This is now old news if you’re already following the drone industry, but if you’re not, I’d like to highlight a recent decision made by the US Court of Appeals regarding the FAA’s drone registration requirements.
To place this in context, back in 2015 the FAA established a new set of regulations (the “Registration Rule”) requiring anyone with a UAV (“unmanned aerial vehicle”, or “drone”) weighing between 0.5 and 55 lbs to register with the FAA. Unfortunately, the 2012 FAA Modernization and Reform Act says says (in section 336(a)):
In General…the Administrator of the Federal Aviation Administration may not promulgate any rule or regulation regarding a model aircraft, or an aircraft being developed as a model aircraft…
John Taylor, a hobbiest in Washington, D.C, challenged the new registration regulations in court and was handed a clear victory.
The Court of Appeals decision boils down to “when the law says you ‘may not promulgate any rule regarding model aircraft’, that means…‘you may not promulgate any rule regarding model aircraft’. The decision is interesting in its simplicity. There is no arguing about legal nuance here; it’s a clear case of the Court telling the FAA “you’re wrong”.
The following quote from the decision really sums that up (highlights are mine):
In short, the 2012 FAA Modernization and Reform Act provides that the FAA “may not promulgate any rule or regulation regarding a model aircraft,” yet the FAA’s 2015 Registration Rule is a “rule or regulation regarding a model aircraft.” Statutory interpretation does not get much simpler. The Registration Rule is unlawful as applied to model aircraft.
The FAA attempted to describe the registration requirements as simply a “reinterpretation” of existing rules. That is, they claimed to be using their discretion to apply an existing registration rule for “aircraft” in general to model aircraft:
Specifically, the FAA notes that, under longstanding statutes, aircraft are statutorily required to register before operation. …But the FAA has never previously interpreted that registration requirement to apply to model aircraft. The FAA responds that nothing in the 2012 FAA Modernization and Reform Act prevents the FAA from changing course and applying that registration requirement to model aircraft now.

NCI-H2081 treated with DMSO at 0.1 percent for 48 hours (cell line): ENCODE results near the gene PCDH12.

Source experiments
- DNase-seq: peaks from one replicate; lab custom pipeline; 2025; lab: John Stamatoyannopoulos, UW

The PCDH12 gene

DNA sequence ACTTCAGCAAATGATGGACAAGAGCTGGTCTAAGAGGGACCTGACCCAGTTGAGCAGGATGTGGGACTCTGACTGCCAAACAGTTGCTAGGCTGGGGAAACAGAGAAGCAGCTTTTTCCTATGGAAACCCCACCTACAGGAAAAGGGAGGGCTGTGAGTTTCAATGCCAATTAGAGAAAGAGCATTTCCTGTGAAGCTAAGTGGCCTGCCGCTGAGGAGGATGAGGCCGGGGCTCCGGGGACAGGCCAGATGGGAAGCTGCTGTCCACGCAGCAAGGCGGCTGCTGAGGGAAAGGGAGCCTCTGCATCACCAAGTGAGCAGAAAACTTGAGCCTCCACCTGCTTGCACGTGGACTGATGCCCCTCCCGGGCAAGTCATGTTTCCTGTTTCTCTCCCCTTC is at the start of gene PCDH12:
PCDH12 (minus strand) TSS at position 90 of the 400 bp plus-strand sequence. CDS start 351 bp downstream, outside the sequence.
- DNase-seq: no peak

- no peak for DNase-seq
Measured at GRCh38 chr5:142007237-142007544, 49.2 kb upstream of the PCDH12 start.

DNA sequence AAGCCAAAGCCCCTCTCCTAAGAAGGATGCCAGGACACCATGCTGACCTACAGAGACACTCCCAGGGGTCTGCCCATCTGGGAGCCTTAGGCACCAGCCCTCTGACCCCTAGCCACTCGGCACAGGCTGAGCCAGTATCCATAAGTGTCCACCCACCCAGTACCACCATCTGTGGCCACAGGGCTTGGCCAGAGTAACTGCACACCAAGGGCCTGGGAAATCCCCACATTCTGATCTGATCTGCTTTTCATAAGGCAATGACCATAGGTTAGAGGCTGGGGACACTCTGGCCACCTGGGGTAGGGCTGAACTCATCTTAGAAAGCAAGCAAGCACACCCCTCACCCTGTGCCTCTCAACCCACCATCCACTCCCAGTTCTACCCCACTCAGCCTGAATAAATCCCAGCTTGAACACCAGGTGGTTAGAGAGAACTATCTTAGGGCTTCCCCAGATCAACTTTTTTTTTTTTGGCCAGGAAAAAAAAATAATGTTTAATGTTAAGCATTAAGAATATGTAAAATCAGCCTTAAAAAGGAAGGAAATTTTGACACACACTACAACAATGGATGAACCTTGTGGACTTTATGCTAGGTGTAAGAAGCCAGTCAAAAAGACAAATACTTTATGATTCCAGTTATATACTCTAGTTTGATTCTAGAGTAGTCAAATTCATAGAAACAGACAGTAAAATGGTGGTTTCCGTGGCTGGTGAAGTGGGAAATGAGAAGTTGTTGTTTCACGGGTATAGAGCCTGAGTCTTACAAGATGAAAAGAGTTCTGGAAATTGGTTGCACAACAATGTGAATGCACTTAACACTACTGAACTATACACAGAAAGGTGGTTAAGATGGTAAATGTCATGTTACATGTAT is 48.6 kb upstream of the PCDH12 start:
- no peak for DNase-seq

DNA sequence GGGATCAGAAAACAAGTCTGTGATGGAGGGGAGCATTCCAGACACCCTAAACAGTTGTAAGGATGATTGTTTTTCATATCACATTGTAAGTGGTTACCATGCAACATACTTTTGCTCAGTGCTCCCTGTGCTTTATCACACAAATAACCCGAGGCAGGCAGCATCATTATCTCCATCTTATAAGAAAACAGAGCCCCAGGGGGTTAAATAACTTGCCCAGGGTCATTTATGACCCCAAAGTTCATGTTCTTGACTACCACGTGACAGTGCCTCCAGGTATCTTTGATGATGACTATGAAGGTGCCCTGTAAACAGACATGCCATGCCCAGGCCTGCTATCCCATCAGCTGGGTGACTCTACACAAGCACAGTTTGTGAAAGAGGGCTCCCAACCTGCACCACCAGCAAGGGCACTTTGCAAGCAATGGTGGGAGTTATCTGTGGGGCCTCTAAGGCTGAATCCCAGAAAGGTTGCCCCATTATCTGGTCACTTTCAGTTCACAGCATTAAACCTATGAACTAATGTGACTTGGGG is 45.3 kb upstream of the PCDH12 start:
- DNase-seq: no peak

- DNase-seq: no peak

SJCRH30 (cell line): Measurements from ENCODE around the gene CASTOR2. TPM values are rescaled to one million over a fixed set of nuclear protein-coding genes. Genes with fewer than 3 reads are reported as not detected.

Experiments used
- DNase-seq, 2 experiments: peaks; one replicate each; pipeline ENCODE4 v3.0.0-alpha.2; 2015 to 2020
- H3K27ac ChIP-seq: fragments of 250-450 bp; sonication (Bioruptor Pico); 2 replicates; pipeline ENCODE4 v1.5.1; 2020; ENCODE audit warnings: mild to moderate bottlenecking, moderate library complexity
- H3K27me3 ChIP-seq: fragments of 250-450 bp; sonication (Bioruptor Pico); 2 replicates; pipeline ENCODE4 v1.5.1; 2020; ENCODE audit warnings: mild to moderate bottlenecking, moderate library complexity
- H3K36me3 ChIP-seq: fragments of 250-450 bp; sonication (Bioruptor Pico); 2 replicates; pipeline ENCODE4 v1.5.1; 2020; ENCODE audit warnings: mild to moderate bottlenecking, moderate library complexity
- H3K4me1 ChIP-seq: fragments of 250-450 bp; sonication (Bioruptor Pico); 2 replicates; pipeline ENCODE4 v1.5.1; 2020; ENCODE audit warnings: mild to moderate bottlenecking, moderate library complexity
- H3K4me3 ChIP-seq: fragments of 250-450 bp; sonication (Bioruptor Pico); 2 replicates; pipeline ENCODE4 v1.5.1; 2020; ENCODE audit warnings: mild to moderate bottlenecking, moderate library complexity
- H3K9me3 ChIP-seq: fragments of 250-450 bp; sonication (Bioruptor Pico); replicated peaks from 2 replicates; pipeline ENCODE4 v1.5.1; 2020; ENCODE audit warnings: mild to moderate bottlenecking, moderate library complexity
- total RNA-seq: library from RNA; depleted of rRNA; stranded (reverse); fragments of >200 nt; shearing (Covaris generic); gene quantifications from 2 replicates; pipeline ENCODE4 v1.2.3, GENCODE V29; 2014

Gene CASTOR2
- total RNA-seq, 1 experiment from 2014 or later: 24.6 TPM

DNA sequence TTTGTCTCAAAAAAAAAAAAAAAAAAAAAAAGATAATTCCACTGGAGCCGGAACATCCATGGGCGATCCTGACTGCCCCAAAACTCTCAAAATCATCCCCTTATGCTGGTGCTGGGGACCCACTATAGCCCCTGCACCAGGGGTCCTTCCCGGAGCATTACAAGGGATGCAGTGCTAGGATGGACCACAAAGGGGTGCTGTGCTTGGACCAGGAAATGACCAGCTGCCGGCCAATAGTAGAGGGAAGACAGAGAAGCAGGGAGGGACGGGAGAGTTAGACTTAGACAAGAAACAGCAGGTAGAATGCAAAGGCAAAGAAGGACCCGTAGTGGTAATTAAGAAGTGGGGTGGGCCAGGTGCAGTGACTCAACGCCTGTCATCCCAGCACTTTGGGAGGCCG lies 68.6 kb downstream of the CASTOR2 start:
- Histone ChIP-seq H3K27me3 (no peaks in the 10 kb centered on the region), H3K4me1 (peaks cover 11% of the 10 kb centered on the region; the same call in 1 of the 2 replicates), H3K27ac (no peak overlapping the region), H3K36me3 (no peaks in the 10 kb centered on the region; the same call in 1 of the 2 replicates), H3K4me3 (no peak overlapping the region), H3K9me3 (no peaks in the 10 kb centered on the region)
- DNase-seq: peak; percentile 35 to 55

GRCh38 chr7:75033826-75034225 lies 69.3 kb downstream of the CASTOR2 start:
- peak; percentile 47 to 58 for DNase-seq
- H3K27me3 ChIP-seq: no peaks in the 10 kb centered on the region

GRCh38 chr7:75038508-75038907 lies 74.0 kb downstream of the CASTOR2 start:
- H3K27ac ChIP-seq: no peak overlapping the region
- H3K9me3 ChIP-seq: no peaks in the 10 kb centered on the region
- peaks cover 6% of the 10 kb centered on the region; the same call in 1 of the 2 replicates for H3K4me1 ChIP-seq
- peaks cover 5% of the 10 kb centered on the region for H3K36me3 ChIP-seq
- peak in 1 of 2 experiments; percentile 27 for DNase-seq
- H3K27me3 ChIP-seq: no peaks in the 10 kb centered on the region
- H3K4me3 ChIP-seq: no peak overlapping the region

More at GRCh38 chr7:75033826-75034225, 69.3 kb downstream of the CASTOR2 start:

The Court disagreed with this characterization in no uncertain terms:
We disagree. The Registration Rule does not merely announce an intent to enforce a pre-existing statutory requirement. The Registration Rule is a rule that creates a new regulatory regime for model aircraft. The new regulatory regime includes a “new registration process” for online registration of model aircraft…The new regulatory regime imposes new requirements – to register, to pay fees, to provide information, and to display identification on people who previously had no obligation to engage with the FAA.
In short, the Registration Rule is a rule regarding model aircraft.
And ultimately vacated the Registration Rule:
The FAA’s Registration Rule violates Section 336 of the FAA Modernization and Reform Act. We grant Taylor’s petition for review of the Registration Rule, and we vacate the Registration Rule to the extent it applies to model aircraft.
Taylor also challenged the FAA’s flight restrictions in the Washington, D.C. area, but lost that challenge on a technicality (“A person seeking to challenge an FAA order must file the challenge within 60 days of the order’s issuance.“).